The recession seems to come to an end in the US yet many are still worrying and too many employees are in fact actively disengaged.
We need more people doing the extra mile for the customers so leaders and managers must learn what motivates each and every person they can influence so they can develop a more creative and response-able organization.
Great Scoop Anne, I completely agree with your insight!
Here is my favorite section of the article:
An engaged workforce makes a company somewhat recession proof. Yes, there are external economic and consumer pressures out there. But even in a recession, your best workers still come in every day saying:
"Here's how we're going to win; here's what I can do to make it better; here's how we're going to drive costs down."
They're asking the right questions, and they're determined to do whatever it takes to drive success.
To be clear, I'm not saying that bold, market-leading thinking can't happen when the economy is off. I'm saying that it takes an engaged workforce to do it.
Not-engaged and actively disengaged workers -- who make up 52% and 18% of the U.S. workforce, respectively -- are more concerned about keeping their jobs than moving the company forward, so they'll tend to take the safer road.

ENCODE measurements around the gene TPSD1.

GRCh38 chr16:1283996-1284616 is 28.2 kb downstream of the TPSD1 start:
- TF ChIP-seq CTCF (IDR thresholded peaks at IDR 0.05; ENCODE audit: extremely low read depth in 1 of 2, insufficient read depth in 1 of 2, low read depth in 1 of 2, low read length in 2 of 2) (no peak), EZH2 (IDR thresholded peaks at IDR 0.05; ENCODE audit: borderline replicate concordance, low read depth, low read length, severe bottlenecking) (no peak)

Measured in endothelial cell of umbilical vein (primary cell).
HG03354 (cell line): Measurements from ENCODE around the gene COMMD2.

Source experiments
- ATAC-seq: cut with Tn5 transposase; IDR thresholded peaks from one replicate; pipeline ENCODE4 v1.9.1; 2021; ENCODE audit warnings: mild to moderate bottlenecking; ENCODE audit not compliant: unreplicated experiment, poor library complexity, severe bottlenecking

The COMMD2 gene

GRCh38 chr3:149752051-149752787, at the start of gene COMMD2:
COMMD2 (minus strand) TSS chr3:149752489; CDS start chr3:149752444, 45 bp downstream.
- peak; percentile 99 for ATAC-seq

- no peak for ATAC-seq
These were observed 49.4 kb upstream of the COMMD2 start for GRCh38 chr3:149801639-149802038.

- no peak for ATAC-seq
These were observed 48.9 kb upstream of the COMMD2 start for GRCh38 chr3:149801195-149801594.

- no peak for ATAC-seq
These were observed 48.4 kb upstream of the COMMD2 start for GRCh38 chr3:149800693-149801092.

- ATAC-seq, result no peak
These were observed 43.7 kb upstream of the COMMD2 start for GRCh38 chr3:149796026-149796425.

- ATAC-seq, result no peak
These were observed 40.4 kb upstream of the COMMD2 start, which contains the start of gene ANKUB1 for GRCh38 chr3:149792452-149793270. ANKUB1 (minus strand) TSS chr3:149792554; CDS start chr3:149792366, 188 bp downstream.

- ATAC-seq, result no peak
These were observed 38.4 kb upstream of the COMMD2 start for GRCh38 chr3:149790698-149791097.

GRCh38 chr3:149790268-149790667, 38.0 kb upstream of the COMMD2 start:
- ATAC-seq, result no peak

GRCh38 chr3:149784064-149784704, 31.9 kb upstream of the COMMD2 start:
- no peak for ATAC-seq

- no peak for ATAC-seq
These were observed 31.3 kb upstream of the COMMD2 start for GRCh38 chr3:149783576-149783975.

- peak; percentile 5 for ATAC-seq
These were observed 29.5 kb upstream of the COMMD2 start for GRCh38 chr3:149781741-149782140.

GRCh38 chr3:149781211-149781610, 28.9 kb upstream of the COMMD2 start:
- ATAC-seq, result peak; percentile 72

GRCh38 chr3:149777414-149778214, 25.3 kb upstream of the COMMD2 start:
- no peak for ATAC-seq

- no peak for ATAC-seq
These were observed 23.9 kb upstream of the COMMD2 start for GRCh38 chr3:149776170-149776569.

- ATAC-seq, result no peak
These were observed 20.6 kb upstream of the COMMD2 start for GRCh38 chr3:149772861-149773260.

They aren't necessarily going to be bad workers, but they aren't going to fix the process. They're exclusively going to do what they're told.
The 2012 Edelman Trust Barometer, a trust and credibility survey that collects data from more than 30,000 people, found that regular rank-and-file company employees have more credibility than executives.
Would you do business with your own company? #BrandPerformance #JoyinWork
How to stay motivated when you have big plans (so you can get to the good stuff!).
There are some recurring themes among these issues such as clear communication for alignment of objectives and employee engagement in the workplace. One solution that companies are looking into to address these issues is to revamp their performance management system. Long gone are the traditional annual performance appraisals.
Companies are looking for social, agile, and innovative ways to make performance reviews more regular with real-time feedback. Managers are becoming coaches and 1:1 coaching sessions are employee driven Managers are becoming coaches and 1:1 coaching sessions are employee driven.